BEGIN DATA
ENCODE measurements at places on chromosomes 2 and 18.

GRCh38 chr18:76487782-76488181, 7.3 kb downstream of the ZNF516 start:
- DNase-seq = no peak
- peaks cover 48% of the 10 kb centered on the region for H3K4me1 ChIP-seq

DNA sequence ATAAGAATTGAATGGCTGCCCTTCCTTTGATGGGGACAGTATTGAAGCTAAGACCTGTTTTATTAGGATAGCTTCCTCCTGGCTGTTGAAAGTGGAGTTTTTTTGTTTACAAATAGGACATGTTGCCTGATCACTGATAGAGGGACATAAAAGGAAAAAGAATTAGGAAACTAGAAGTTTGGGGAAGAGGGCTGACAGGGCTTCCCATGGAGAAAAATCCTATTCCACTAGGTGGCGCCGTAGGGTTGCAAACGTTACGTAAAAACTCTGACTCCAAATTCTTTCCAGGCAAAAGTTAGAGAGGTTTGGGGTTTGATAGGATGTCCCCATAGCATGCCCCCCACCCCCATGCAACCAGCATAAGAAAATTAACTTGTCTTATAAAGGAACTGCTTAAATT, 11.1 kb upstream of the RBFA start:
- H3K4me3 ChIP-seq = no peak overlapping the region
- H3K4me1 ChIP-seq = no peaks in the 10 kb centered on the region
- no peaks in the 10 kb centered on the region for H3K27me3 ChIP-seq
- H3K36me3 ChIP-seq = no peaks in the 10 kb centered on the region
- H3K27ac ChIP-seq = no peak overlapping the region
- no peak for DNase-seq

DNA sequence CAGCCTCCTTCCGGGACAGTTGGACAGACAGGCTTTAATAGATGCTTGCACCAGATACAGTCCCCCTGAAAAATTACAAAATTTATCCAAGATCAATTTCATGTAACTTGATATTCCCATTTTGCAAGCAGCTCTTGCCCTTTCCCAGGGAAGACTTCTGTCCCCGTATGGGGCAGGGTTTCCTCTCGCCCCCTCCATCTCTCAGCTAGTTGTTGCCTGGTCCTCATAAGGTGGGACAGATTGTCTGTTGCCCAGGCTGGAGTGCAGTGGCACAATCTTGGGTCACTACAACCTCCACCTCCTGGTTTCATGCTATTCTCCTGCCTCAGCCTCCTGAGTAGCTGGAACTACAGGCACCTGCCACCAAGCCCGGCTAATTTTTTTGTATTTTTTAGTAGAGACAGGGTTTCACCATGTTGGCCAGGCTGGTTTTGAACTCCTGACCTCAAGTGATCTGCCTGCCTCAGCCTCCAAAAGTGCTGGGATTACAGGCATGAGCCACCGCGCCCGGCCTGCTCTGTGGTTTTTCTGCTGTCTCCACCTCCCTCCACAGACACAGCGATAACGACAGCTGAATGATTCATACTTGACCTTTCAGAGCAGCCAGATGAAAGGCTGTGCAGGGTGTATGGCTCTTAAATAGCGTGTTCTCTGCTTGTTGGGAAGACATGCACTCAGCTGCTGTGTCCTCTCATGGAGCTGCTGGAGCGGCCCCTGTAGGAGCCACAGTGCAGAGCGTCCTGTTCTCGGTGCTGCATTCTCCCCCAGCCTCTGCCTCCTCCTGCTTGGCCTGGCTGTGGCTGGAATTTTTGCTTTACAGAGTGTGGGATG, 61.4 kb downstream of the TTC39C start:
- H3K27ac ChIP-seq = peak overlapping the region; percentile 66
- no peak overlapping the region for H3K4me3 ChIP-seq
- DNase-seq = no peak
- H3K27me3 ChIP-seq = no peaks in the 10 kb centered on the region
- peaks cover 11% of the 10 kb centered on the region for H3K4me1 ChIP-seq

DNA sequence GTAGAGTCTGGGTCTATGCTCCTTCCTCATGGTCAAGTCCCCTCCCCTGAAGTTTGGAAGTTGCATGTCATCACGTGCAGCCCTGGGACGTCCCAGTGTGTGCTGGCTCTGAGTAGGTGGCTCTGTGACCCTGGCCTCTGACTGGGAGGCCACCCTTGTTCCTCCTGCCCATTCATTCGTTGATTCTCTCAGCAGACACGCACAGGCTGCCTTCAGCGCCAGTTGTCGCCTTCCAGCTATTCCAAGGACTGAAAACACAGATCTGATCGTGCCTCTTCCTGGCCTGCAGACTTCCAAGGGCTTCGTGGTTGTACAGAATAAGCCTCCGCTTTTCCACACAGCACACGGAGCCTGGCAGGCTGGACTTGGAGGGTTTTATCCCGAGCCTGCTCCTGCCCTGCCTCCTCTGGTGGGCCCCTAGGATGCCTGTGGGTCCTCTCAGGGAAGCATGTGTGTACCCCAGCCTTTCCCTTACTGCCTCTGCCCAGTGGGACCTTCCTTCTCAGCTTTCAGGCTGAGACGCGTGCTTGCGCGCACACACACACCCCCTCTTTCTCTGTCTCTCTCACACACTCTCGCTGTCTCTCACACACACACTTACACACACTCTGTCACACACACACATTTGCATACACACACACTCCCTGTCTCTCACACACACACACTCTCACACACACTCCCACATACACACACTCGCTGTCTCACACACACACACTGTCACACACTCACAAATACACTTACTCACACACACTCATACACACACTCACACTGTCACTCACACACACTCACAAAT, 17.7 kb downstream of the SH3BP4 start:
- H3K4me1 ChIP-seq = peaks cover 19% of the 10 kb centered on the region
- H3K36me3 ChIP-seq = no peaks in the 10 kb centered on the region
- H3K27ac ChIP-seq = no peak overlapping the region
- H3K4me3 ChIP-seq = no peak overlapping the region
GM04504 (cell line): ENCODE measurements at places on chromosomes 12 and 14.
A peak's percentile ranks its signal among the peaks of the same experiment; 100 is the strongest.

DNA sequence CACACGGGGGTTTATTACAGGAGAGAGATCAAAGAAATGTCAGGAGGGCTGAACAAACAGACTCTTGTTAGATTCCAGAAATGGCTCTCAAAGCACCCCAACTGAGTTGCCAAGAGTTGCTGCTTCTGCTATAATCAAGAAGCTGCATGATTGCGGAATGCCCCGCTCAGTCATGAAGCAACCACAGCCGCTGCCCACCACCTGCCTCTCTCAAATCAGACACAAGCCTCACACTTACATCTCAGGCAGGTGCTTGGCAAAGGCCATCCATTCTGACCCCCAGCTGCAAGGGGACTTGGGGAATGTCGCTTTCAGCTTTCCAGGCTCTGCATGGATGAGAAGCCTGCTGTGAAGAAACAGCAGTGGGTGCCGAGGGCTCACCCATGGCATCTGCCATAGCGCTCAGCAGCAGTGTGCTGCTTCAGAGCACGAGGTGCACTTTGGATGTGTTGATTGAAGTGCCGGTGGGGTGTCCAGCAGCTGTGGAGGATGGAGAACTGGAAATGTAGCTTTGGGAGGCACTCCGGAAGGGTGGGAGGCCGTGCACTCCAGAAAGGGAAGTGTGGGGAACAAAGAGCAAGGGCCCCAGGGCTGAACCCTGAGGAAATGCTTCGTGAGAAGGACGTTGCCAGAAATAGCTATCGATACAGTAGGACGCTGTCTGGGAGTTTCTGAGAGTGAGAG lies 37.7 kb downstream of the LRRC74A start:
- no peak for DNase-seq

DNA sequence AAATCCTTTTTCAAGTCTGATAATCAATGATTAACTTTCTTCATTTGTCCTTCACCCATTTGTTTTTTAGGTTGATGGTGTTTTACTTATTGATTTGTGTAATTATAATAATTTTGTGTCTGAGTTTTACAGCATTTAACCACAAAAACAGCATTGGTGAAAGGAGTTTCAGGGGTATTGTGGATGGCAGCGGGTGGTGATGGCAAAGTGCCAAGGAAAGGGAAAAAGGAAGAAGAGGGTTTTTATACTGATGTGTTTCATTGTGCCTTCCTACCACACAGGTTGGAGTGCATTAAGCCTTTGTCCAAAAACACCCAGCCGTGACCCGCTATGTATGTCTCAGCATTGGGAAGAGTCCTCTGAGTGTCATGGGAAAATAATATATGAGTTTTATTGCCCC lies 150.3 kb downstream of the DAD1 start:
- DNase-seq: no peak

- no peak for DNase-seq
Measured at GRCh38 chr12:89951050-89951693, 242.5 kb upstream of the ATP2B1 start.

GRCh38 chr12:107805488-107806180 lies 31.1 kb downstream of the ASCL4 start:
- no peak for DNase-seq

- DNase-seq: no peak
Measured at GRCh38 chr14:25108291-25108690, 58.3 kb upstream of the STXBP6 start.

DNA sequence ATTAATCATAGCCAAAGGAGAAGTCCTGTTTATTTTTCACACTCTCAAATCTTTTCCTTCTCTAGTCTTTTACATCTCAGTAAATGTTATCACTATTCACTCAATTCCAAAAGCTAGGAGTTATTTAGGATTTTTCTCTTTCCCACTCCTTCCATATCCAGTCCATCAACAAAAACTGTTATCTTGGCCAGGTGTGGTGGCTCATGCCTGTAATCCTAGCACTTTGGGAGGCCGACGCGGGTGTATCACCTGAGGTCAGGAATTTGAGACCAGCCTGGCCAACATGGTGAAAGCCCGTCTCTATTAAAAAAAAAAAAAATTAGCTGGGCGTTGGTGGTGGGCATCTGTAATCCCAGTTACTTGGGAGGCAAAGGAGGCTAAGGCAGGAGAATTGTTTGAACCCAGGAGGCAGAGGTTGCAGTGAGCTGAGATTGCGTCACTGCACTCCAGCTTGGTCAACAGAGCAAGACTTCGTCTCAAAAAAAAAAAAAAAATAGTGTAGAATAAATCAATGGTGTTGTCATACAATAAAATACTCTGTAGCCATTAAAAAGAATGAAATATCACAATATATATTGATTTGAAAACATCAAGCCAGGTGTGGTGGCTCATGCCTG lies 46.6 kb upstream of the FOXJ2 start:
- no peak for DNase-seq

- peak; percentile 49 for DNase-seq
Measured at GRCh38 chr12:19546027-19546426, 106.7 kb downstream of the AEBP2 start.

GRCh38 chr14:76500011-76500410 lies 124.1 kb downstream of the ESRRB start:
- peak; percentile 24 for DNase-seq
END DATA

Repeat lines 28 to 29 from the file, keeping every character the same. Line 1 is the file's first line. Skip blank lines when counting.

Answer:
- DNase-seq: no peak

- no peak for DNase-seq